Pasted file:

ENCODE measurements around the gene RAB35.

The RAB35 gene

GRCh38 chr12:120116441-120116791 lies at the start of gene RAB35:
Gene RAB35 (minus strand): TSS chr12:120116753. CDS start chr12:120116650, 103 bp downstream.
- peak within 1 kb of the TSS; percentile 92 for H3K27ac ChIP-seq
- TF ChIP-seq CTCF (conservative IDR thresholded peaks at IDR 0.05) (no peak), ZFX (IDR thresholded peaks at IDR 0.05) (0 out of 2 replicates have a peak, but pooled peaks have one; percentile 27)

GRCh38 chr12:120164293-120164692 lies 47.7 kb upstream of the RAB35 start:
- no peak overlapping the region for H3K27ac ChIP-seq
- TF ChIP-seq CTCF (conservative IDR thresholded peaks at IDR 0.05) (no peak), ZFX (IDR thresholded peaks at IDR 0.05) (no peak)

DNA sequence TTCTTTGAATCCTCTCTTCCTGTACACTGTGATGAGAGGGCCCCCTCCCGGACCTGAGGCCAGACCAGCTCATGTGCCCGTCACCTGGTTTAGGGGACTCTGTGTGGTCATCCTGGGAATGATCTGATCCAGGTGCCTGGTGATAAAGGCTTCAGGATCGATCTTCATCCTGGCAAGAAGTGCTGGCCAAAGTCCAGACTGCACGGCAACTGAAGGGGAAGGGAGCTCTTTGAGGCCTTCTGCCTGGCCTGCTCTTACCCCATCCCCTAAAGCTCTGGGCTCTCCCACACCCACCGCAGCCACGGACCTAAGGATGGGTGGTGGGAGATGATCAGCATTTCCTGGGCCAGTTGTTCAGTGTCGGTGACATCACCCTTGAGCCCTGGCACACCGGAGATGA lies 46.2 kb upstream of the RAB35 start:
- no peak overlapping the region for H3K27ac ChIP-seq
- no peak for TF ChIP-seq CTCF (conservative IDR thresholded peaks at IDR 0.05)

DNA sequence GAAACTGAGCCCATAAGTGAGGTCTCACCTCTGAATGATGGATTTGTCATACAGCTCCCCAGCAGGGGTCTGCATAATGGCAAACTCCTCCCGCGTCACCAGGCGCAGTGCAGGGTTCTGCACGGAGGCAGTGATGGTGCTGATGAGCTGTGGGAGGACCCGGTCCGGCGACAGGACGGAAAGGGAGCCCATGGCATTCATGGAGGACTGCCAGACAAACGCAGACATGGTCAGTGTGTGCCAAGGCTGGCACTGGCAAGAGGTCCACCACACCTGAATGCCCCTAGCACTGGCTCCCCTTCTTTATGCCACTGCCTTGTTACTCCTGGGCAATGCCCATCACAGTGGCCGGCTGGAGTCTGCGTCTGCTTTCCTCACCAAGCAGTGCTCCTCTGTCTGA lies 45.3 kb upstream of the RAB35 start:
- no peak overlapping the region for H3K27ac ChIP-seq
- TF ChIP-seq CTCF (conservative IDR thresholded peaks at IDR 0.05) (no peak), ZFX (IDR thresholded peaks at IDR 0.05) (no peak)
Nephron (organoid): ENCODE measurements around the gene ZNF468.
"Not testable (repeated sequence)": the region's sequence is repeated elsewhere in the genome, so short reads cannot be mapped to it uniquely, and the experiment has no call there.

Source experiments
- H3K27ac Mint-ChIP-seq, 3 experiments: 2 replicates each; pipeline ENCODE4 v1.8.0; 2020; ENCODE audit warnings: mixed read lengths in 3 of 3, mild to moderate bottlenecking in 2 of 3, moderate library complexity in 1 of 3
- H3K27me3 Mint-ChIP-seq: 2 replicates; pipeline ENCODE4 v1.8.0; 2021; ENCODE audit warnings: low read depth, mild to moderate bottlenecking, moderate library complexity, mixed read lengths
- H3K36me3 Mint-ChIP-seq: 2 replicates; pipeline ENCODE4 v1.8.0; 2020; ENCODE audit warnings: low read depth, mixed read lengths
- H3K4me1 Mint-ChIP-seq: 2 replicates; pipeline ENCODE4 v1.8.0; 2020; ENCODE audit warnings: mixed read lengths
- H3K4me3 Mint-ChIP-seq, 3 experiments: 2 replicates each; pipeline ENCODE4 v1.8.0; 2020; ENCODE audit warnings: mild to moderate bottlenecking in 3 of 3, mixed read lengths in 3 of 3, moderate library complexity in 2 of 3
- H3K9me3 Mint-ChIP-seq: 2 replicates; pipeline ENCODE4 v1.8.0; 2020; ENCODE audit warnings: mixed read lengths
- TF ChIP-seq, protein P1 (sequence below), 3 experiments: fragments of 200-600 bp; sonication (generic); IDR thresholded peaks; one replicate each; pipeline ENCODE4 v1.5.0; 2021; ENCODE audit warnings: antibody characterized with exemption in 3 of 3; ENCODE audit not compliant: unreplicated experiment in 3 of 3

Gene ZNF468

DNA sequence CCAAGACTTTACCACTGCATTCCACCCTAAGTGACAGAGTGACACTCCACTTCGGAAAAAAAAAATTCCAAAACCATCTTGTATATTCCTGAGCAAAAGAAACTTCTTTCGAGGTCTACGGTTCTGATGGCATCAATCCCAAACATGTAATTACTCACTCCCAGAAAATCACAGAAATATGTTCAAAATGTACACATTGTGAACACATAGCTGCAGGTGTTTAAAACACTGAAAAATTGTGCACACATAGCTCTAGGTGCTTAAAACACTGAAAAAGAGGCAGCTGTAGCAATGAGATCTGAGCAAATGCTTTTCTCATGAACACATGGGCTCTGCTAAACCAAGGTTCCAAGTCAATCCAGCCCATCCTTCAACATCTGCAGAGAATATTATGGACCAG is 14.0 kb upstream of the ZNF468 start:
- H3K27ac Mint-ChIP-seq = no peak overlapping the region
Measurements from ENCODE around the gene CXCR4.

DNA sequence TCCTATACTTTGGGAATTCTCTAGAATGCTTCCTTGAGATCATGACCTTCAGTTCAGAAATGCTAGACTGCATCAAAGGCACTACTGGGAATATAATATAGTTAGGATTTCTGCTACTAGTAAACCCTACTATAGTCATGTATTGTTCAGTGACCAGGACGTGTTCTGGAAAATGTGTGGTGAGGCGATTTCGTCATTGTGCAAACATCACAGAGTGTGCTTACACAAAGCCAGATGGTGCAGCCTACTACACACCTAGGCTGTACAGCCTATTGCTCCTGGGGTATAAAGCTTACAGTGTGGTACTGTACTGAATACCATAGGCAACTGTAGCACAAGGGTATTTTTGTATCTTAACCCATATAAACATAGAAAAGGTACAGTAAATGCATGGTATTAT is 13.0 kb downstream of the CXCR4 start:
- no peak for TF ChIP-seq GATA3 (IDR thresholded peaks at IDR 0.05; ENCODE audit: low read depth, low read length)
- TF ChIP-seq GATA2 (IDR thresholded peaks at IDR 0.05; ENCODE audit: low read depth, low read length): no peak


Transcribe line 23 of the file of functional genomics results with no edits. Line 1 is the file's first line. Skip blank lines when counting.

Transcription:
- H3K4me3 Mint-ChIP-seq, 3 experiments: 2 replicates each; pipeline ENCODE4 v1.8.0; 2020; ENCODE audit warnings: mild to moderate bottlenecking in 3 of 3, mixed read lengths in 3 of 3, moderate library complexity in 2 of 3